“With this release we anticipate that scientists -- as well as students and even casual users -- around the world will make many new discoveries about the universe from the wealth of data collected by Pan-STARRS,” Chambers added.

The four years of data comprise 3 billion separate sources, including stars, galaxies, and various other objects. The immense collection contains 2 petabytes of data, which is equivalent to one billion selfies, or one hundred times the total content of Wikipedia.

The first Panoramic Survey Telescope & Rapid Response System (Pan-STARRS) observatory is a 1.8-meter telescope at the summit of Haleakala, on Maui. In May 2010, it embarked on a digital sky survey of the sky in visible and near-infrared light. This was the first survey to observe the entire sky visible from Hawaii multiple times in many colors of light. One of the survey’s prime goals was to identify moving, transient, and variable objects, including asteroids that could potentially threaten the Earth. The survey took approximately four years to complete, and scanned the sky 12 times in each of five filters.

Achieving the high quality of the Pan-STARRS1 measurements and maintaining it over such an enormous quantity of data was a unique computational challenge and the results are a tribute to the dedicated efforts of our small team of scientists at the UH IfA and our collaborators who worked to process and calibrate the extraordinary volume of raw image data,” said Dr. Eugene Magnier, lead of the Pan-STARRS Image Processing team.

A number of CfA scientists were involved in analyzing Pan-STARRS data and extracting groundbreaking results. For example, Dr. Douglas Finkbeiner and students Edward Schlafly and Gregory Green led the effort to map the interstellar dust in the Milky Way in three dimensions. They used the colors of nearly 1 billion stars, requiring photometric calibration at a level unprecedented for ground-based surveys.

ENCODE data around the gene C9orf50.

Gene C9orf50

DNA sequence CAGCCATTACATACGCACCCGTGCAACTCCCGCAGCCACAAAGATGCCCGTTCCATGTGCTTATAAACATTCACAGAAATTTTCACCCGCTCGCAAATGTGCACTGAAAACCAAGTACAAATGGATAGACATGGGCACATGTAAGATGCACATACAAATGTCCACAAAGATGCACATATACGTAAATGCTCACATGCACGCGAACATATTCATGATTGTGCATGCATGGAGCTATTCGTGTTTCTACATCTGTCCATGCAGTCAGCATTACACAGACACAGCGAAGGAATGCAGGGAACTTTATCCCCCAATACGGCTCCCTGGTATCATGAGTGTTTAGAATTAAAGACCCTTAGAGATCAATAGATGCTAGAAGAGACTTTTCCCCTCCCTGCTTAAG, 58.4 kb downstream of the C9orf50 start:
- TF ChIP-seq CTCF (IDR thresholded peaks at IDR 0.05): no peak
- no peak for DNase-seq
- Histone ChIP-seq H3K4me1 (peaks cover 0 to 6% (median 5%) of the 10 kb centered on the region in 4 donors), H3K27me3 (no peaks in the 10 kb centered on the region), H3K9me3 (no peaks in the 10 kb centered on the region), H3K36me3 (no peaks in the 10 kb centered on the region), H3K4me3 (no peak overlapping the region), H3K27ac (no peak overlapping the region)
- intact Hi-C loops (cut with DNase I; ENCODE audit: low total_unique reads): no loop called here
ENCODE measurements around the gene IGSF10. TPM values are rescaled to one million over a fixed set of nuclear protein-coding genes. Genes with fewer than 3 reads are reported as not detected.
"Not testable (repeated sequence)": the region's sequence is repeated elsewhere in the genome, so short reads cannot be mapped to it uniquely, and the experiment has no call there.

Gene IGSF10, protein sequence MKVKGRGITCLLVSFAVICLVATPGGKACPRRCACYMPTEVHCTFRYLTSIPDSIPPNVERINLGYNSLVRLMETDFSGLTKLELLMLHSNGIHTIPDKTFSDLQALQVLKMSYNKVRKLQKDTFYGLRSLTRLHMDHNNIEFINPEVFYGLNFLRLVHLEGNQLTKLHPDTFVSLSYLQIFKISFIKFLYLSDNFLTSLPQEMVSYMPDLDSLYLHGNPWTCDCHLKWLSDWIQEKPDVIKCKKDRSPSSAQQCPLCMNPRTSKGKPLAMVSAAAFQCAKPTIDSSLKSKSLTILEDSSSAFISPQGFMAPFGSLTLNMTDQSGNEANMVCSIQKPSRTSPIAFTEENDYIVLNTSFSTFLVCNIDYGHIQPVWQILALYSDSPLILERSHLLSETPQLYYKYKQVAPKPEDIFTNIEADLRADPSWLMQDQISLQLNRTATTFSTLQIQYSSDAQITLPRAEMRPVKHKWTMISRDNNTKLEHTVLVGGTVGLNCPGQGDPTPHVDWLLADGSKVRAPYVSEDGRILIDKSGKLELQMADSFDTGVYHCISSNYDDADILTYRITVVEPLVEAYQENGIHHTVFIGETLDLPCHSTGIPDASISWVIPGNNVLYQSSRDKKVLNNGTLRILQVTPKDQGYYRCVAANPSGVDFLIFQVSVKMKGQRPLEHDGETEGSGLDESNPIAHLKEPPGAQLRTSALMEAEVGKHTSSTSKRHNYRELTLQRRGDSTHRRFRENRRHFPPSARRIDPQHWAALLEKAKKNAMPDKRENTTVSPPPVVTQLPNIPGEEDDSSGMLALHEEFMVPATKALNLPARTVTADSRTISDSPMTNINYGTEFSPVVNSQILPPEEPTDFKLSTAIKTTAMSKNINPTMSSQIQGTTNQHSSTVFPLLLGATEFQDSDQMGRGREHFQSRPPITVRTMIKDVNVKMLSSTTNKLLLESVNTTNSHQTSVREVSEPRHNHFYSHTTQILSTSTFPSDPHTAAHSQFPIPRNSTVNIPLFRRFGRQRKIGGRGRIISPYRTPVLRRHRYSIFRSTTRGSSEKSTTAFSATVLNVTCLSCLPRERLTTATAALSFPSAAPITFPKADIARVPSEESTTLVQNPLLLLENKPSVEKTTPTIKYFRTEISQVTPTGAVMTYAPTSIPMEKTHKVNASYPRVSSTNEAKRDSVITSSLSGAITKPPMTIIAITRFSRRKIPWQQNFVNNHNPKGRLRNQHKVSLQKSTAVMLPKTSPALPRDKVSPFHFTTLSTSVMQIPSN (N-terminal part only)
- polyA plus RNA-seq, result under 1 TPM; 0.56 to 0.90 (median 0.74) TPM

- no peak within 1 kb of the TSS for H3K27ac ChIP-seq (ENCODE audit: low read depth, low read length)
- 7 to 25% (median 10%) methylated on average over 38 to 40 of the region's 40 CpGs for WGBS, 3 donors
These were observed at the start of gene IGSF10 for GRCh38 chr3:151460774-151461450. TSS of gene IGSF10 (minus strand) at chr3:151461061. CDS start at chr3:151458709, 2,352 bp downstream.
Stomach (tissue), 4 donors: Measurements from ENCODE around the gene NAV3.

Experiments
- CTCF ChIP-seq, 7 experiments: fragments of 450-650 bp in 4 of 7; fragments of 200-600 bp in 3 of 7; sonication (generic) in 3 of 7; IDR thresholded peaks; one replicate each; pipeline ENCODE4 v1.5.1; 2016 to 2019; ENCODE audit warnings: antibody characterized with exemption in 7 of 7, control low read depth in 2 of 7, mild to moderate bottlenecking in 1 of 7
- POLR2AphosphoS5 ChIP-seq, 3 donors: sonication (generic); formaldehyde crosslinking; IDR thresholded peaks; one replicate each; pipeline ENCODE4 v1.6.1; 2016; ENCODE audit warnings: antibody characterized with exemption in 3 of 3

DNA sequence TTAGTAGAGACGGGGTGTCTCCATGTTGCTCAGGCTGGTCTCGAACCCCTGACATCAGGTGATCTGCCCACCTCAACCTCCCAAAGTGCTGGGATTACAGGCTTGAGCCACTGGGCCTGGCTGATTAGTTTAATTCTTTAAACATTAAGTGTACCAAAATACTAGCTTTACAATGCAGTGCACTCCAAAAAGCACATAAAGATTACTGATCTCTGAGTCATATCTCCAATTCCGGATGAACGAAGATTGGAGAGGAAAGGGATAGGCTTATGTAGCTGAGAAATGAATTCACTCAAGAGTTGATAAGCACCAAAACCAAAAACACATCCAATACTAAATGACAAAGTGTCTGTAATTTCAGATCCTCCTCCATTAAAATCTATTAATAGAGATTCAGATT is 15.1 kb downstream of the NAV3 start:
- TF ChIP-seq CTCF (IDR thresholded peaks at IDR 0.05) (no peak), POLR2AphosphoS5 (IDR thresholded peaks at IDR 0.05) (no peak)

“The tiny particles in dust clouds make background stars fainter and redder, for the same reason the sky turns red at sunset,” said Dr. Finkbeiner. “In order to measure the subtle color shifts, we must know the brightnesses and colors of the stars at the percent level. With vastly more data than any human could ever look at directly, this required serious effort, and I’m proud of everyone who contributed.”

“Pan-STARRS also has given us an unprecedented view of the dynamic and transient nature of astronomical phenomena,” said CfA astronomer Dr. Edo Berger. “Our group discovered and studied new types of supernova explosions and the disruptions of stars by supermassive black holes from the Pan-STARRS data.”

This research program was undertaken by the PS1 Science Consortium -- a collaboration among 10 research institutions in four countries with support from NASA and the National Science Foundation (NSF). Consortium observations for the sky survey, mapping everything visible from Hawaii, were completed in April 2014. This data is now being released publicly.

“It’s great to see the Pan-STARRS1 data release supported by the NSF now made available to the general astronomical community,” said Nigel Sharp, Program Director in NSF’s Astronomical Sciences division. “I am impressed by the work the team invested to make the best-calibrated and best-characterized data set they could. I eagerly anticipate the science from mining these data.”

“The cooperation between STScI and the Pan-STARRS team at the University of Hawaii has been essential to ensuring that this initial data release is successful,” explained Dr. Marc Postman, Head of the Community Missions office at STScI, and liaison between STScI and the PS1 Consortium. “STScI was a natural partner to host the Pan-STARRS public archive given its extensive experience serving astronomy data to the international community. In advance of the release of the Pan-STARRS data, STScI staff helped perform checks of data quality, helped write archive user documentation, tested and installed the local data storage and database query system, and designed, built and deployed the web-based user interfaces to the archive system.”